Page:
One of the questions being asked in the industry right now is what can be done to attract Millennials to diamonds. Are diamonds falling out of favour with the younger generations and design becoming more important?    

Design is undoubtedly becoming more and more important, but one of the functions of design is to make things which are relevant to how people live their lives. Diamonds have an attraction which has lasted centuries. What is important is to find fresh ways to interpret diamond jewellery, infusing it with a youthful sensibility.

The Oppenheimer Blue diamond just became the most expensive polished diamond in the world when it sold at Christie’s Geneva and Boodles has just launched a collection devoted to rare coloured diamonds. Why are coloured diamonds in such demand right now?

Coloured diamonds are so rare and people are realising that the earth isn’t going to keep giving them up indefinitely. They appeal to the inner collector in all of us.

Your most recent launch was the Sophie collection, a tribute to the model-turned-best-selling-author Sophie Dahl, who appears in your advertising campaigns. How did you go about capturing the essence of Sophie in the jewels?

I started with the concept of an “English Rose”, creating a silhouette which is both heart shaped and petal shaped. I then introduced mother of pearl in both white and a soft blush shade, suggestive of a flawless and luminous complexion.

Your inspirations are far-ranging, from nature and ballet to art and music. How much time is spent discussing ideas and designs before a collection goes into production?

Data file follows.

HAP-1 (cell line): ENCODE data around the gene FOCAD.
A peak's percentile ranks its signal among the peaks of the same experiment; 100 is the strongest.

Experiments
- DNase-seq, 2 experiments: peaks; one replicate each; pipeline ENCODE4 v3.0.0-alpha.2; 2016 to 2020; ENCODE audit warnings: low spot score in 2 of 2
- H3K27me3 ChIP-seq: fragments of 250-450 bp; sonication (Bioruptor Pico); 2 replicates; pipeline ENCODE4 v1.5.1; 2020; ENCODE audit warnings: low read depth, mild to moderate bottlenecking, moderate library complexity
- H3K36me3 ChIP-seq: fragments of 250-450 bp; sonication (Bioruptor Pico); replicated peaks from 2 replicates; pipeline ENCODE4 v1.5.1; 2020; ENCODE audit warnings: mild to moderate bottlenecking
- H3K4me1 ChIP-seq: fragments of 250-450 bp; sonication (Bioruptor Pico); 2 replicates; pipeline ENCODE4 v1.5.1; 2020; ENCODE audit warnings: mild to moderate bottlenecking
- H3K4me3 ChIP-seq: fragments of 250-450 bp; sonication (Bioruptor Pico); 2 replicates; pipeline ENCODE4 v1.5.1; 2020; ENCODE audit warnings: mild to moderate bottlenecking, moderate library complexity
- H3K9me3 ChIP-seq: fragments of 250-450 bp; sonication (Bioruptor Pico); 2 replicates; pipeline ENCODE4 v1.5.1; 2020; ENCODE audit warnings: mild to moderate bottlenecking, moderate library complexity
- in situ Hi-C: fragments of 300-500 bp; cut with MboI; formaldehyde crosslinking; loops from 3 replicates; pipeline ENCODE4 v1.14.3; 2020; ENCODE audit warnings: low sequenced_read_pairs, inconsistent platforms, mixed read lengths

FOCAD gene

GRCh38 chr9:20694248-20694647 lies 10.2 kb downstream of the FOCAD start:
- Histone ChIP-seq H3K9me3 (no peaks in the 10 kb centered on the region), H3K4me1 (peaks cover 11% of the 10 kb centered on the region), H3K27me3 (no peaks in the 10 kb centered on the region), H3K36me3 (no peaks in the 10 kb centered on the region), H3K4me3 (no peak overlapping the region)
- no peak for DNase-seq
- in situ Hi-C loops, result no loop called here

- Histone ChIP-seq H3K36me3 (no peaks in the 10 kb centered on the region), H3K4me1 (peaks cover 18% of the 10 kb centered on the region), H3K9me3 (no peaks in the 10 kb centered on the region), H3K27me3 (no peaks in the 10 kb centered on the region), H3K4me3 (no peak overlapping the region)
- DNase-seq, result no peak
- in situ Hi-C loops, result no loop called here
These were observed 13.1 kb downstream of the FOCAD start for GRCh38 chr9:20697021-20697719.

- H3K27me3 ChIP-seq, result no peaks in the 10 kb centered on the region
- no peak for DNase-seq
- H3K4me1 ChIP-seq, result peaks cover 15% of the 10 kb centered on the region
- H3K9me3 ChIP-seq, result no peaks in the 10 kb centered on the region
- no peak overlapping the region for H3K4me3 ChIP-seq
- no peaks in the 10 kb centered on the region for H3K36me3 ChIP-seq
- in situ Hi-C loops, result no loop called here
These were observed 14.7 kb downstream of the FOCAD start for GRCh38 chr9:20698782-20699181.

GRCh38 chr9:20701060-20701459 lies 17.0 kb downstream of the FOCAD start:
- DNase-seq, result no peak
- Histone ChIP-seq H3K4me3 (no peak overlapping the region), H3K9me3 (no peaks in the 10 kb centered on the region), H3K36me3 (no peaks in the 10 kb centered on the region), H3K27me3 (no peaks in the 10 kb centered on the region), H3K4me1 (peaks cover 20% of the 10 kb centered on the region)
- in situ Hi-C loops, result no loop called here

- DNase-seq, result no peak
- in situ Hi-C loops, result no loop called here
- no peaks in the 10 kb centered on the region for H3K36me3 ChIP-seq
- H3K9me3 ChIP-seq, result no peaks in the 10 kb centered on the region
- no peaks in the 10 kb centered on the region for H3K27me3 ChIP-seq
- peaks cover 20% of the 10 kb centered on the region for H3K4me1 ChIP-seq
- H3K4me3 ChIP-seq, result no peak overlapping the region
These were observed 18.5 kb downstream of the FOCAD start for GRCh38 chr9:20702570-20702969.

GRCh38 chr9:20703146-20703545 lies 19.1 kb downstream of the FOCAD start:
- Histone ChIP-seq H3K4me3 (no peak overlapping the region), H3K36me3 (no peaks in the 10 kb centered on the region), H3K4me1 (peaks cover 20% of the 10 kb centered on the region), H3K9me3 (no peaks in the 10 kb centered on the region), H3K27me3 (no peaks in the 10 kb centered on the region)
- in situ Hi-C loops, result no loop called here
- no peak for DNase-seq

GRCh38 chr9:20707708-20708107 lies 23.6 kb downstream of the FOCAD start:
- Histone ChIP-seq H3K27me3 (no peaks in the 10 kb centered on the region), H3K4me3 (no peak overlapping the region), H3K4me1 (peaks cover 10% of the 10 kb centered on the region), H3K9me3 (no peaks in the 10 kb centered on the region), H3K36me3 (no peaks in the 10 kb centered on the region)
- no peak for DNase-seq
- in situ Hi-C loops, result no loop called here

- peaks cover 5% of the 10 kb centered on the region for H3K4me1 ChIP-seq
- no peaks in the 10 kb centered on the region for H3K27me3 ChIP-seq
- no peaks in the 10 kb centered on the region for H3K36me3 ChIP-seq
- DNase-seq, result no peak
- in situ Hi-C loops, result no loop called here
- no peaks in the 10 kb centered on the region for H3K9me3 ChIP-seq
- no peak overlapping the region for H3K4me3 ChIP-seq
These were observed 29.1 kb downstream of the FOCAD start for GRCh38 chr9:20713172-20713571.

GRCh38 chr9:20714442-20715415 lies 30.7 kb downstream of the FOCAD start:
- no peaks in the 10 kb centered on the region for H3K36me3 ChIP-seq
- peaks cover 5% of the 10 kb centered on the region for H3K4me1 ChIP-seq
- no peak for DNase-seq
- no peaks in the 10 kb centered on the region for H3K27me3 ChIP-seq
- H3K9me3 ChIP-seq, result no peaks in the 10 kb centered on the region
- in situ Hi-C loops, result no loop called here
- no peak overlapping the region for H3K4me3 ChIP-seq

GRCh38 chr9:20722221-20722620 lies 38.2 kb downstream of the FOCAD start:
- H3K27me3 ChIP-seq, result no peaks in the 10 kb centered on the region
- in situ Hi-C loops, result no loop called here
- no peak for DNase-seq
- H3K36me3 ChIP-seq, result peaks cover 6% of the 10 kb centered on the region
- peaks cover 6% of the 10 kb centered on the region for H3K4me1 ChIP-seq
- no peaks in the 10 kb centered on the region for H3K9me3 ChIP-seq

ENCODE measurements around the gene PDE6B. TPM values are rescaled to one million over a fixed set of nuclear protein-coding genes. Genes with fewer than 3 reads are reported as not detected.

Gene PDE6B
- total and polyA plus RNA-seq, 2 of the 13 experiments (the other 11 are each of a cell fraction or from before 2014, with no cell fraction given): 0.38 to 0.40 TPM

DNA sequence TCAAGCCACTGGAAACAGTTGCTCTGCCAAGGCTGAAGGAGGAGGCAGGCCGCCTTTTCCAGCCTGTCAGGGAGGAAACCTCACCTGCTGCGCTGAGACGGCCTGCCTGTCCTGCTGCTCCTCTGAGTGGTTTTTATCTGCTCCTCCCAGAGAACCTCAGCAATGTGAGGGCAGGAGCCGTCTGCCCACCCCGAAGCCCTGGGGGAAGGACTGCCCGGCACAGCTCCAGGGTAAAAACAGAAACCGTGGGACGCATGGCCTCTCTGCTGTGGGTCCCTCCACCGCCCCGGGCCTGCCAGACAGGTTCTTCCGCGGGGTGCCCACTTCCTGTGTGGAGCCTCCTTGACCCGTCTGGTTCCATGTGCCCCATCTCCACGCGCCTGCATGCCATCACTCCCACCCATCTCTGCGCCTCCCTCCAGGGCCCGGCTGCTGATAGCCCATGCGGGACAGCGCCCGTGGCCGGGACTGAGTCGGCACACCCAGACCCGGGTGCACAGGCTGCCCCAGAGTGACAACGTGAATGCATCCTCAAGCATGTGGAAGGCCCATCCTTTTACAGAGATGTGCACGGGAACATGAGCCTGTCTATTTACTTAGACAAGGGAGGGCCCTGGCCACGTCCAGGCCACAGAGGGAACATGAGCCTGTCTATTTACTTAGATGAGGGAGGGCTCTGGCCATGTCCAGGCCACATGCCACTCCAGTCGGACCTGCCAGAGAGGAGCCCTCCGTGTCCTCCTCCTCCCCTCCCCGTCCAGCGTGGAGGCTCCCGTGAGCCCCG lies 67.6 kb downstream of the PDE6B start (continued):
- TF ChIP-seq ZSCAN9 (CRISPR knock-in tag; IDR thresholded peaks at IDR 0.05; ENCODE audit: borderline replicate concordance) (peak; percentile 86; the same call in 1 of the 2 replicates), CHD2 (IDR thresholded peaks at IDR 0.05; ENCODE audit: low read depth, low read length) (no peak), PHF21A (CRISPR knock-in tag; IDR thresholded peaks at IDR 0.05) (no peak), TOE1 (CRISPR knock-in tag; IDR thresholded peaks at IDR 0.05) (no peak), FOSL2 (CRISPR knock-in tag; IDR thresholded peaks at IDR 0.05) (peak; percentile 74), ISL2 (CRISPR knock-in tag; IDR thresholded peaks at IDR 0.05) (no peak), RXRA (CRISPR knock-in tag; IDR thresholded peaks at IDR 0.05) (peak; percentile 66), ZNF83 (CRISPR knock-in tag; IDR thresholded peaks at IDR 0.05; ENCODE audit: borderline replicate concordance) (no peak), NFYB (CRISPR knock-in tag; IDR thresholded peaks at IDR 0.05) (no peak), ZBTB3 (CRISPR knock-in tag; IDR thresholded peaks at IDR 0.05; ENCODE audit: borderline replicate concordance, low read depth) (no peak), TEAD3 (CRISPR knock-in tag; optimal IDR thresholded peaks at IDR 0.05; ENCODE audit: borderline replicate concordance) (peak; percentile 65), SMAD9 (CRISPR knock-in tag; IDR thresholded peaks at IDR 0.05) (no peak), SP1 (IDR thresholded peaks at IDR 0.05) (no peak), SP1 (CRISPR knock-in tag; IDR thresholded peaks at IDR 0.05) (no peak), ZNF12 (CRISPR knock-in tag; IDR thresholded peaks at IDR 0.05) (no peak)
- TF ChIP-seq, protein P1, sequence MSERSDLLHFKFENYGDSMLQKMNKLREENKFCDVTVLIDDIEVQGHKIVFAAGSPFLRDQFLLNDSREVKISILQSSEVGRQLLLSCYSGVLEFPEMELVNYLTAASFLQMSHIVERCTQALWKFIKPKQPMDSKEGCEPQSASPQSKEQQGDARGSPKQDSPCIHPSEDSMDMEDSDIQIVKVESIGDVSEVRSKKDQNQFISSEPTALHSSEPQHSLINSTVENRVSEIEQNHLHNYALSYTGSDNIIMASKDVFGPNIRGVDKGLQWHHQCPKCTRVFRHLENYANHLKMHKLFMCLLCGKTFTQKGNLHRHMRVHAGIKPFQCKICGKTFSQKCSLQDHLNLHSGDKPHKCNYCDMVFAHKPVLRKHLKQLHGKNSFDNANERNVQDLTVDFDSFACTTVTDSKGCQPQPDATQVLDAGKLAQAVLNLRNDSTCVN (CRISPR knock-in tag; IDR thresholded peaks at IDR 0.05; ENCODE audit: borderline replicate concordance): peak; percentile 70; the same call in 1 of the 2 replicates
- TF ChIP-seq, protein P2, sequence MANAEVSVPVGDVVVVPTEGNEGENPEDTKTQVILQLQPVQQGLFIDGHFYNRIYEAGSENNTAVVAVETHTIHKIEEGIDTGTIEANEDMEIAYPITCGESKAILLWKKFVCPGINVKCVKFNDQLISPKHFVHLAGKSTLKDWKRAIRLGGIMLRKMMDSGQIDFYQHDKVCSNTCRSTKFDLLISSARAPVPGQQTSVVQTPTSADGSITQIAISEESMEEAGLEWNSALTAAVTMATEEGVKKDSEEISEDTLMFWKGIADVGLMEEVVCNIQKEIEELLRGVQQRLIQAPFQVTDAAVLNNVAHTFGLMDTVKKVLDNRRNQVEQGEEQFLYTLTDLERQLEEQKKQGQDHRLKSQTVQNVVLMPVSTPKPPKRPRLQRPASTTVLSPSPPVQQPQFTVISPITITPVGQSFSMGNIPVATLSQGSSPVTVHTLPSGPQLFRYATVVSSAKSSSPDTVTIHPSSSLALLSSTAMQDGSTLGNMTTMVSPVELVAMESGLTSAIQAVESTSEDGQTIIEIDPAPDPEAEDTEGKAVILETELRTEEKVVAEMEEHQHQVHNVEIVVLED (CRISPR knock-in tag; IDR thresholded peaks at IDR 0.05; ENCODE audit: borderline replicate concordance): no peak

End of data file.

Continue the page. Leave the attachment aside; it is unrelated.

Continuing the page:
We discuss concepts and designs at various stages throughout the development process, particularly at the early stages; it is very free flowing and impromptu. At the later stages it is a much more structured review of the final designs and samples.   

Your award-winning Raindance ring, first launched in 2000, is on show as part of the V&A’s permanent jewellery collection. What is it about the design that resonates so strongly with your customers?

I think there are many factors. The styling and quality of the materials give it a discrete luxury which is very relevant to 21st century lifestyles. It has a timeless character and life-affirming theme so is chosen not just as a dress ring but also as an engagement ring or wedding band. The diamonds are set in a bezel which maintains a purity of shape - it is a setting technique that is ancient but also feels very contemporary. The raindrops represented by diamonds appear to have fallen at random but are carefully choreographed to create an arrangement which is both asymmetrical and balanced and I think this brings freshness to the design. Whatever the factors it certainly seems does seem to resonate strongly. I met a lady at one of our events who had just been given a Raindance ring. She was so excited about it and she told me how she had had a picture of it on her fridge for five years.

If you were allowed to take home any piece of jewellery you have designed, however extravagant, which would it be?  

If we still had them it would be the pair of platinum and diamond set bracelets in a sleeping beauty design from our first Wonderland collection.